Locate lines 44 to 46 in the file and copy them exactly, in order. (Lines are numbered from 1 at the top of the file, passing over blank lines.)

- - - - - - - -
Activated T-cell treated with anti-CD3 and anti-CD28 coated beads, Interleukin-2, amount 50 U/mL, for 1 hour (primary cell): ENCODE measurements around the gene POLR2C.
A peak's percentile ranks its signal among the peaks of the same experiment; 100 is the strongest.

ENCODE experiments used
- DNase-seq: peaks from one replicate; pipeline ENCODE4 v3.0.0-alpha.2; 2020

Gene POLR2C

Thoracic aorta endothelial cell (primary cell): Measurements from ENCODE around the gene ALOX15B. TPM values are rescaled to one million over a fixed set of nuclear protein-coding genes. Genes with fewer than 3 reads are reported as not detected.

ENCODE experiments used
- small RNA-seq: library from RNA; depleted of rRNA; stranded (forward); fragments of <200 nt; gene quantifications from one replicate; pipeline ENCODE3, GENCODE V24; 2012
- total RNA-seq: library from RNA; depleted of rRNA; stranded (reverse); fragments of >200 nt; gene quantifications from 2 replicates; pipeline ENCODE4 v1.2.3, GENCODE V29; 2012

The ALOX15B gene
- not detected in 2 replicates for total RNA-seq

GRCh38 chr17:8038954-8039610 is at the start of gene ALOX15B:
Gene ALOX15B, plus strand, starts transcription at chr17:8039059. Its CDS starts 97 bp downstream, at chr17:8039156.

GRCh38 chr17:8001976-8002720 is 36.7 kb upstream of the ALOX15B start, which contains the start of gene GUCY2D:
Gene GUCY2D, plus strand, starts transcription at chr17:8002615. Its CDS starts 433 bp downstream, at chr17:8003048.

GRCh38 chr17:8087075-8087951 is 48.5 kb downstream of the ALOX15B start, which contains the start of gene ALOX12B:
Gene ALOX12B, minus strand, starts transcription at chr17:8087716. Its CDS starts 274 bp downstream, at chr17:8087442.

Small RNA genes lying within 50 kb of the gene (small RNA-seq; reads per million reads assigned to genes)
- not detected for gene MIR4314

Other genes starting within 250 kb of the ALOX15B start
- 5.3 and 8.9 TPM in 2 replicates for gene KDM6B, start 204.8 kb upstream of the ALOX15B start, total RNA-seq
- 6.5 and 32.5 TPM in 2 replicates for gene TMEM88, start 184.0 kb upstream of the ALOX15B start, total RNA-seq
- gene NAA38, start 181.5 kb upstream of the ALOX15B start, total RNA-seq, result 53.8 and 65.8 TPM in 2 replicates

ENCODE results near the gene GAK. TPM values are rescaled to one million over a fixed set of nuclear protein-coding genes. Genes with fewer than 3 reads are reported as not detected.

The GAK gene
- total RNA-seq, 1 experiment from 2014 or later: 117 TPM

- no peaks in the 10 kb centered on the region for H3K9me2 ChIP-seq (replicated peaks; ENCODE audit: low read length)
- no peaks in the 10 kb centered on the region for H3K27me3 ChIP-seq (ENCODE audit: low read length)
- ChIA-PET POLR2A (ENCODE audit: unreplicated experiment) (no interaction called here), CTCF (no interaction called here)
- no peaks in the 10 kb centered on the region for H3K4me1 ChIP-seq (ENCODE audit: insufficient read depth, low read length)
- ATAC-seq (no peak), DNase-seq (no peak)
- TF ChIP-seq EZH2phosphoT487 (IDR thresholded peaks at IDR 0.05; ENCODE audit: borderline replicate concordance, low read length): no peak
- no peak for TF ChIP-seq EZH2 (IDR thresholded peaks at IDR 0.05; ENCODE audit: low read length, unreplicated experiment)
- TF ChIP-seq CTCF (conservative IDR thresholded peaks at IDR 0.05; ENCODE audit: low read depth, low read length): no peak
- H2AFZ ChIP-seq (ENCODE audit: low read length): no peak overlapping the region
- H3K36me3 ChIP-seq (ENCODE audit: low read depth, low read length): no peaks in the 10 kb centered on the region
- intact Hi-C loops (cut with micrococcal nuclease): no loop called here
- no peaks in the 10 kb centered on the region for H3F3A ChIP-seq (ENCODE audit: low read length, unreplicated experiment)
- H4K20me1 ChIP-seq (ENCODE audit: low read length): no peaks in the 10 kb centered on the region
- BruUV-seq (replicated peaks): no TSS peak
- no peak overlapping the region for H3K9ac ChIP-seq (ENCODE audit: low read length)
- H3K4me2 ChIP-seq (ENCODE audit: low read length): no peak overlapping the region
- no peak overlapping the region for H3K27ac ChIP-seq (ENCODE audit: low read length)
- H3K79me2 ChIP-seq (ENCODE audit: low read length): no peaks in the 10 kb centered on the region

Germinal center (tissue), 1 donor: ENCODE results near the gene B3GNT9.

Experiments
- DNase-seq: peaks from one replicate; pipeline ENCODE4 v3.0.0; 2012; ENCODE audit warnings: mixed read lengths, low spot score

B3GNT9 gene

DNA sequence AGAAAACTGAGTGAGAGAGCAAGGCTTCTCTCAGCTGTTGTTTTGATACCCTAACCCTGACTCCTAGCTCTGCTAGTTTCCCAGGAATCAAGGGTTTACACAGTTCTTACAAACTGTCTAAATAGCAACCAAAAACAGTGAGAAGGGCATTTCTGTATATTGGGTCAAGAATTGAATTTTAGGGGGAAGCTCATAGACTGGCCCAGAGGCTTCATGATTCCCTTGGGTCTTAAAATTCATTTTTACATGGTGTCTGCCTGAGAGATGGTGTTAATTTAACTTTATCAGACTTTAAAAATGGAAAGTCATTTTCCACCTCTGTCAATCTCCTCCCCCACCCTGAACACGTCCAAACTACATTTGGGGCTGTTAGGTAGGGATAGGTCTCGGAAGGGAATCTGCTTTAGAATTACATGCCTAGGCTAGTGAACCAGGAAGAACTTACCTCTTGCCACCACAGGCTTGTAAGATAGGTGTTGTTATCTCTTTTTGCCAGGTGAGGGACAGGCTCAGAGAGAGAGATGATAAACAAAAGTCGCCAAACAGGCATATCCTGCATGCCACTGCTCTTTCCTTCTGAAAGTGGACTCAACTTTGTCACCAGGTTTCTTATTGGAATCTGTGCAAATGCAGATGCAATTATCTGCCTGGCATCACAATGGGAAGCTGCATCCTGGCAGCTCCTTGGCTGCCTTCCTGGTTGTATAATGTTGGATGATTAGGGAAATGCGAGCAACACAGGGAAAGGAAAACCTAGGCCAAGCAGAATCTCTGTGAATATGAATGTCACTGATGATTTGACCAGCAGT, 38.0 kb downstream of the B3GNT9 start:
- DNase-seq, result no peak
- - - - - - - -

- H3K79me2 ChIP-seq (ENCODE audit: low read length): no peaks in the 10 kb centered on the region

Germinal center (tissue), 1 donor: ENCODE results near the gene B3GNT9.

Experiments